Technician Interview: Carbon Fiber

Many FGCI customers and subscribers have asked questions that were related to a better understanding of Carbon Fiber. So, we sat down with our technician, Pat Hery, and informed him of the common questions, and we must say, the responses were quite interesting!

 

 

 

Interview:13227156_1285749204772979_8868784239727017846_n

What are the common uses for carbon fiber?

There are many common uses for carbon fiber such as golf clubs, bicycles, aircrafts, automotive, iPhone cases. But, we usually see carbon fiber used as aesthetics, like car parts, hoods and speaker boxes. Unless used for race car or boats were speed is the demand.

What are the advantages of using carbon fiber?

The advantage is, it has the same thickness compared to steel. And as far as stiffness and strength the comparison will require more fiberglass to get the same yield. 

What is the prep method before the application process?

The method depends solely on the mold or if they are overlaying a part. Using epoxy or Vinylester can also be a determining factor. Now let’s say they decide to use epoxy, then, they need to determine if the epoxy is high temp due to the fact that most epoxies will soften up in Florida or in an area that is hot. If they are overlaying a part or making a one-off, they will laminate the carbon, put an extra coat of resin, sand with a 320 and apply an automotive clear.

What are the different ways to apply?

The different methods to apply carbon fiber depend on the surface area one is trying to go over. Carbon Fiber doesn’t like anything but a general curve. When it comes to the application, most will spray super 3M 77 so once the carbon is put in place, it won’t move when doing a thorough wet out of the carbon.

Does the thickness of the carbon matter?

When it comes to thickness of the carbon, this will be important as it can dictate the maximum strength you are looking for. Lastly, the thickness of the layup will depend on what you are trying to achieve.

6 Steps to Proper Surface Prep for Gelcoat

gelcoat-sandingApplying gelcoat is a process that requires a bit of skill, a lot of know-how and the right tools and materials. So, before you spray or brush the gelcoat on, you want to make sure you prepare the surface you are recoating for the best results.

Step #1 – You will want to start off by cleaning the surface with Lacquer Thinner to remove any wax and oil. The next part of step 1 is sanding the surface with 80 grit sandpaper, like our OEM brand. This will knock all the oxidation and wax from the surface. You do not have to sand it down to raw fiberglass. Make sure you use proper safety equipment, like dust masks.

If you DO have raw fiberglass spots, you are just going to lightly hit those spots to clean them up. These areas will usually require a second coat of gelcoat.

Step #2 – Clean with Acetone or MEK Solvent and let the solvent dry. As soon as it’s dry, you can get started, but don’t wait more than 20 minutes before starting your process.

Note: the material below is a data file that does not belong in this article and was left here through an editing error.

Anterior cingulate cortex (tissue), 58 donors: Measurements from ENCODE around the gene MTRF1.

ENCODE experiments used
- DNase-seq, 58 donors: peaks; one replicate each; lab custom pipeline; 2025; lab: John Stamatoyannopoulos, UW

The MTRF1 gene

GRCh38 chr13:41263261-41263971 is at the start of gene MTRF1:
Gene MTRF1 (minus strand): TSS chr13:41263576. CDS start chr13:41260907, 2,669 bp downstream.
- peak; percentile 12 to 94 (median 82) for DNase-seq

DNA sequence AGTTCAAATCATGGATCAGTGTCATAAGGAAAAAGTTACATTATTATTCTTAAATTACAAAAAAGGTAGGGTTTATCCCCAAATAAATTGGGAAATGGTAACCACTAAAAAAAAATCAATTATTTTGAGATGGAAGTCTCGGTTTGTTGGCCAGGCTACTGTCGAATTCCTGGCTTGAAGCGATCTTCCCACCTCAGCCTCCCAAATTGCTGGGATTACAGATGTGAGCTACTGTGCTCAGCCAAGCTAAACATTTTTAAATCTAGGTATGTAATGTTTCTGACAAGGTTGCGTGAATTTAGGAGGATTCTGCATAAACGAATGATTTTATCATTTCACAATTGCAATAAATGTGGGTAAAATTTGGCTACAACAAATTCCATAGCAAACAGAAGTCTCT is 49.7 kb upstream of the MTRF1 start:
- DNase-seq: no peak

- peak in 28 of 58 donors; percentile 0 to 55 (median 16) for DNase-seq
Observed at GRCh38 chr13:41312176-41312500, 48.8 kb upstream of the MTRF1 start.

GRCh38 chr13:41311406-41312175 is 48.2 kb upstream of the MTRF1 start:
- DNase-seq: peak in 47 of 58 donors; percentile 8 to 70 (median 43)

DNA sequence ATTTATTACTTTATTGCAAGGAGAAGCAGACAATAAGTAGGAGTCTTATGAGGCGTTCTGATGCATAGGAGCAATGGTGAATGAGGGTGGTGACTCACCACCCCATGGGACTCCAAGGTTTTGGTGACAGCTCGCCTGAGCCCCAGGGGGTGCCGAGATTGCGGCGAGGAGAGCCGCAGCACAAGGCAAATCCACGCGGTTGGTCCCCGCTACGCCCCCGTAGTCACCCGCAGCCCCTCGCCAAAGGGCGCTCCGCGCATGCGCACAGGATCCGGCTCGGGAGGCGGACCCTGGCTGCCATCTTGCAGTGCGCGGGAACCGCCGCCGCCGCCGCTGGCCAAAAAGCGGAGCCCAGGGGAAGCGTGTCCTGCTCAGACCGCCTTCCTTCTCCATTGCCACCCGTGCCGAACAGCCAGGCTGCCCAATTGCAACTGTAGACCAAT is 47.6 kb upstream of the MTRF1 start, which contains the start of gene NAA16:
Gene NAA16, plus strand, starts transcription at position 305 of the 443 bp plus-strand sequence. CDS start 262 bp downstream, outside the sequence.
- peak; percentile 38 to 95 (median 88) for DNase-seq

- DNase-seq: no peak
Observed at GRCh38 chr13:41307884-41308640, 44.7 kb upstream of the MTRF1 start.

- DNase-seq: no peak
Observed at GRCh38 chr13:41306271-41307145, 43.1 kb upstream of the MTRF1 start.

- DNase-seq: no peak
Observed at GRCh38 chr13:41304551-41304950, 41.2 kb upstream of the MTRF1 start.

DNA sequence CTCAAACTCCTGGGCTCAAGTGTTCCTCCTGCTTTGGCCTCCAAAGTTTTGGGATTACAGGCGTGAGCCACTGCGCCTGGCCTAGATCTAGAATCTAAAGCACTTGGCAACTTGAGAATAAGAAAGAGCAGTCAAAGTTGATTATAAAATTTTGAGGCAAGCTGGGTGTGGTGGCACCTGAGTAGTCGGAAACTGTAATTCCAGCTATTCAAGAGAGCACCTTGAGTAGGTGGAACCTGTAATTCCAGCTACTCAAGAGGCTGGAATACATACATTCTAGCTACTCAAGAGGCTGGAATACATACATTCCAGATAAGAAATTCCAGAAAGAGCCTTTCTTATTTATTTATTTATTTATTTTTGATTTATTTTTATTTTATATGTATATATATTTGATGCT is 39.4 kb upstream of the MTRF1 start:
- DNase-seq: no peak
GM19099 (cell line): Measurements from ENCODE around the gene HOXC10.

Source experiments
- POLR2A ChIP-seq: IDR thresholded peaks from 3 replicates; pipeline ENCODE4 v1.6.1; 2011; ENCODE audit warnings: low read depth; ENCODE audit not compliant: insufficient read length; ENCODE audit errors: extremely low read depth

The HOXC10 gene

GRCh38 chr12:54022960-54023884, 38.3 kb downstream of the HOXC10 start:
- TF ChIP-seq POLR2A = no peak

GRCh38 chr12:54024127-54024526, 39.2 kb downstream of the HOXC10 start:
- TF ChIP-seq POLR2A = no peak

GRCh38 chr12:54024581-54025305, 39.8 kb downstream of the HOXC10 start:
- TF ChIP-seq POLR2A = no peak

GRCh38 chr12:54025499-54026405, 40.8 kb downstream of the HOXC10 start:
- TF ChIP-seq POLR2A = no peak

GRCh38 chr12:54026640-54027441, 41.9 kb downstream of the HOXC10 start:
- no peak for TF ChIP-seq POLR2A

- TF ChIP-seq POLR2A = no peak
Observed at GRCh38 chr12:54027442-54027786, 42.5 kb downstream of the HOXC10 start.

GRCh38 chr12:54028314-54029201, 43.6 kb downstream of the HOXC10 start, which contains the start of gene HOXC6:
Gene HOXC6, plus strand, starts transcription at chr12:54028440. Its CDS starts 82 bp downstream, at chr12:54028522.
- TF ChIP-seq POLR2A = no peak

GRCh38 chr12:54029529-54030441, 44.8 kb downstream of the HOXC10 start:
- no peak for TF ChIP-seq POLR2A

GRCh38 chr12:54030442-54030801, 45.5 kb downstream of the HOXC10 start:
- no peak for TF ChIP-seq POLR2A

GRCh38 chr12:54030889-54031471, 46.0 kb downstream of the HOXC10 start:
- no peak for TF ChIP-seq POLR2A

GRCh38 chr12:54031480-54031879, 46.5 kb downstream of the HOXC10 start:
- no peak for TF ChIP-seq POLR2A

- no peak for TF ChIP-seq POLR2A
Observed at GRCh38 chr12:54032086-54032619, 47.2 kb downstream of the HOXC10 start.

Step #3 – If you are doing multiple coats of gelcoat, the first coat should not have wax or Sanding Aid in it. If you purchased Interior Gelcoat, it already has wax in it, meaning, if you are applying multiple coats, you will want to wait until the gelcoat is cured and wipe it down with Lacquer Thinner and then sand the gelcoat before applying your second coat.

Step #4 – Mix in your catalyst and apply your gelcoat by either spraying it or brushing it, using our brushable gelcoat. After applying, let it sit for 12 hours before doing anything to it.

Step #5 – Lightly sand the gelcoat with 1200 grit sandpaper or use a compound that is equal to 1200 grit, like our Aqua Buff 2000. Larger blemishes will require a lower grit sandpaper to knock down any high spots.

Step #6 – Apply a wax to give it that factory shine. We sell Farecla, Presta, Flitz and 3M brands that work great.

Product Spotlight: OEM Sandpaper

oem-sandpaperA product that we don’t often talk about here at FGCI is sandpaper. Sandpaper is used with nearly every job because you need to treat the surface before applying most resins, gelcoats and paints. You also use sandpaper to get any old resin, gelcoat and paint off of your surface before applying a new coating. So, with all this use, you need a product that is inexpensive, but most of all; reliable.

With that, we present OEM Sandpaper by FGCI. FGCI OEM Sandpaper is perfect for almost any job. It uses a Pressure Sensitive Adhesive (PSA) backing and is offered in 5” and 6” sizes. They are sold in rolls of 100 and run anywhere from $14.75 a roll to $27.80 a roll. At that price, it’s convenient and easy to buy the many grits we offer for any job you have.

The best part about OEM sandpaper is the longevity. You know you have been there when you replace a sheet and start sanding only to see the brand new paper completely useless moments later. With OEM sandpaper, you will get a fantastic life from your paper at a minimal cost.

OEM Sandpaper is available in our stores in St. Petersburg and Ft. Lauderdale; online at www.FGCI.com and now on Amazon, too!